Calvin Johnson uses his 6-foot-5 inch frame and 4.35 40 yard dash speed to bully defenders with his physical prowess before launching into the air with his 43 inch vertical to haul in the ball thrown in a tightly-knit spiral. We play two hand touch on makeshift playgrounds or fields. Clayton Kershaw blows 95 mph fastballs with pin-point accuracy by batter before freezing them with an curveball that breaks almost 12 inches. We lob softballs to the aluminum-bat wielding hitter from 45 feet away.
There is a difference between professional and amateur sports, the most obvious being the discrepancy in skill level. Sociologist Eric Dunning, in fact, hypothesizes that the creation of amateur sports were was a reaction to the growing seriousness and competitiveness of sports. We couldn’t compete with the physical skill of athletes like the modern-day Calvin Johnson or Clayton Kershaw, so we created a different ideology, the amateur ethos.
The amateur ethos, as Dunning describes it in his essay The Dynamics of Modern Sport: Notes on Achievement-Striving and the Social Significance of Sport, centers around the ideal of playing sports “for fun”. It also stresses fair play and adherence to the rules; they exist for the sake of pleasure and should primarily be a leisure activity. And while this idea certainly exists in pick-up football or softball with the buddies, a new question has formed: does amateur ethos still exist in the realm of organized athletics?
In modern terms, athletes who aren’t being paid for their performance are considered amateurs. Every level from an 8 year old league up to the college game is considered an amateur level. But sports that exist now don’t follow the same “amateur” idea that Dunning had described. The idea that sports are fun-oriented and motivated by pleasure no longer applies to amateur sports. Friday Night Tykes, a new reality TV show that depicts 8 and 9 year old kids as exocet missiles and mini-fighting machines, explores the new belief that sports at all levels no longer include the “for fun” aspect and instead are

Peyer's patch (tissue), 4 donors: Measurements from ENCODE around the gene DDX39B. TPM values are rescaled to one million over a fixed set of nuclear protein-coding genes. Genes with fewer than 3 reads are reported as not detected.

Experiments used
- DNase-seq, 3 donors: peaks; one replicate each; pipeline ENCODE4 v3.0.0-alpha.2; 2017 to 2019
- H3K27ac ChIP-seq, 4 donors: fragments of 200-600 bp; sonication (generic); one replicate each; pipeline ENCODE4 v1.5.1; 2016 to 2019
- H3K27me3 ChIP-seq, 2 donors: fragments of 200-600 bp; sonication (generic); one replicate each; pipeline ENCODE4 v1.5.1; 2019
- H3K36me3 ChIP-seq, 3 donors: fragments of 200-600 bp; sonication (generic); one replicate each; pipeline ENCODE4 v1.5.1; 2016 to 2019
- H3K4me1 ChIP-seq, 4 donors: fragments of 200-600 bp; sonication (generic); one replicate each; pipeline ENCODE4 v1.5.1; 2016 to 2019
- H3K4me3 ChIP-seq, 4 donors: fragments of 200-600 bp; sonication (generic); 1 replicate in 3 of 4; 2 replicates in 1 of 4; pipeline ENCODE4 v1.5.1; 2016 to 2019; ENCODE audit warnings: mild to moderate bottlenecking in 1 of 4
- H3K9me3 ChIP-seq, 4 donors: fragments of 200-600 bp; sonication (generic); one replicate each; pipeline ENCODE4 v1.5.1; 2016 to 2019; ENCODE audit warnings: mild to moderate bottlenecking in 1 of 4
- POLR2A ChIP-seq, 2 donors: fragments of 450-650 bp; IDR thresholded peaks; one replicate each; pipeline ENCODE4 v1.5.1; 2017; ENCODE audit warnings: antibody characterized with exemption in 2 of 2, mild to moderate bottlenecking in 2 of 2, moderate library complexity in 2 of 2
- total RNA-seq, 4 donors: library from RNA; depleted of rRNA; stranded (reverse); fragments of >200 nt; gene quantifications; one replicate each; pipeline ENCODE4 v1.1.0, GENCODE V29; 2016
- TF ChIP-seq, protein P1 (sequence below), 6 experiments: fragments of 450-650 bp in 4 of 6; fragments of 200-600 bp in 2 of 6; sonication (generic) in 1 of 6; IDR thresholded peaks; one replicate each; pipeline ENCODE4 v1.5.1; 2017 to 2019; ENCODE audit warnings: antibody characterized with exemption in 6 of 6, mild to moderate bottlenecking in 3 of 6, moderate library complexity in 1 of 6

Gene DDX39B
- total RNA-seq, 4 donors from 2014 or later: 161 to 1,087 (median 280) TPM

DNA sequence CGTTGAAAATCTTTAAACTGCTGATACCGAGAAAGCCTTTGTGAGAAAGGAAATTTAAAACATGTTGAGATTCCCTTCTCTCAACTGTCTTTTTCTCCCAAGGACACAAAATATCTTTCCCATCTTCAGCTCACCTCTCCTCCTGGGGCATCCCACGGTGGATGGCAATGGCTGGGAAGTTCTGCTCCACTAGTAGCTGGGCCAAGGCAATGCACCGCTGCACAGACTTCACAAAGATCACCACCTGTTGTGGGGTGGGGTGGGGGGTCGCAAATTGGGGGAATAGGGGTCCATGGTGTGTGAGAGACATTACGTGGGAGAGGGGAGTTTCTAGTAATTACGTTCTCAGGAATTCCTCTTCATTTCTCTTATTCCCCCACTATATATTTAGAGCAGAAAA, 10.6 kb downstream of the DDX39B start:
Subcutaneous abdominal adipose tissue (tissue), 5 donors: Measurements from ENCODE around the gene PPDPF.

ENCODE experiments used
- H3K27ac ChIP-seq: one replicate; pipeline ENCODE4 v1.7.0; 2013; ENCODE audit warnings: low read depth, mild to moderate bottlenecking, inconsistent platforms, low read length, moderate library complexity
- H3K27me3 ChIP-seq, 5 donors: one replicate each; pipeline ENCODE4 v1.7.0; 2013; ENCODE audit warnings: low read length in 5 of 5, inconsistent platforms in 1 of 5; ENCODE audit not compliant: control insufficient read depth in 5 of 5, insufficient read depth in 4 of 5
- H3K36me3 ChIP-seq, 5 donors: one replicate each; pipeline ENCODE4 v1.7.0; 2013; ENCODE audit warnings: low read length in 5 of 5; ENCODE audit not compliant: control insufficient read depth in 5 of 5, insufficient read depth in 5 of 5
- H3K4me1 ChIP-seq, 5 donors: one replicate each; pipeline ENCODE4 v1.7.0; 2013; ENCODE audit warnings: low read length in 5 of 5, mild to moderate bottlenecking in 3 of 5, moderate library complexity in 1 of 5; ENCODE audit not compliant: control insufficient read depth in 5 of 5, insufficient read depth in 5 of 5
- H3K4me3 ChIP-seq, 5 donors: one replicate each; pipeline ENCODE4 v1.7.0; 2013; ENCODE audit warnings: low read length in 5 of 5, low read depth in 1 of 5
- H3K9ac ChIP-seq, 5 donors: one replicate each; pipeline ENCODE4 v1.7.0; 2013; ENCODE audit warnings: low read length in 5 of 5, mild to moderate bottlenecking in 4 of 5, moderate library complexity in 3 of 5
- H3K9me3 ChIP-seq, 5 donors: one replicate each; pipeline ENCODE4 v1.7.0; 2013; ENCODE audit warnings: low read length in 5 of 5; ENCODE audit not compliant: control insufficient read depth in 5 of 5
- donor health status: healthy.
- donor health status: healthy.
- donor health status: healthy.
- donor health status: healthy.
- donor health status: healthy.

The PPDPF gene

driven by success and advancement to the next level. The teams in the show have abandoned the idea that amateur sports should be played for the enjoyment of the athletes and instead instill a battle-like mentality into the kids. Organized sports, even at the lowest level, are driven by competition and are becoming increasingly serious, contrary to Dunning’s belief that amateur sports are driven by pleasure.
This notion is the most clear at the college level. College athletes put in the same amount of time and effort into their sports as professionals, receive similar amounts of recognition for their achievements as professionals, yet are considered amateur athletes. As Jalen Rose, former NBA player and member of Michigan’s “Fab Five” basketball team, said in ESPN’s 30 for 30 Fab Five documentary, ” [Playing basketball at Michigan] made us feel like pros, it didn’t make us feel like college kids.” Rose and the rest of the Fab Five weren’t simply able to just go out and have fun; they faced this sense of pressure to perform and dominate every single game they played. The obsessive media attention, the numerous ticket and merchandise sales, and the fanatical fan bases didn’t exactly scream “leisurely activity”. The same idea still endures today. College games can’t be considered leisurely when the NCAA stands to make $912 million as a result of these competitions.
There is a lot of debate currently on whether or not college athletes should be paid given their present status as amateurs. While there is room for debate in the pay-for-play aspect, no one can cling to the notion that college athletics are supposed to be played “for fun” when betting lines exist for these games! People can bet on games that, by definition, are supposed to be primarily focused on leisure, proving that the amateur ethos that Dunning describes cannot be applied to modern organized sports, where so-called “amateur” sports have significantly evolved.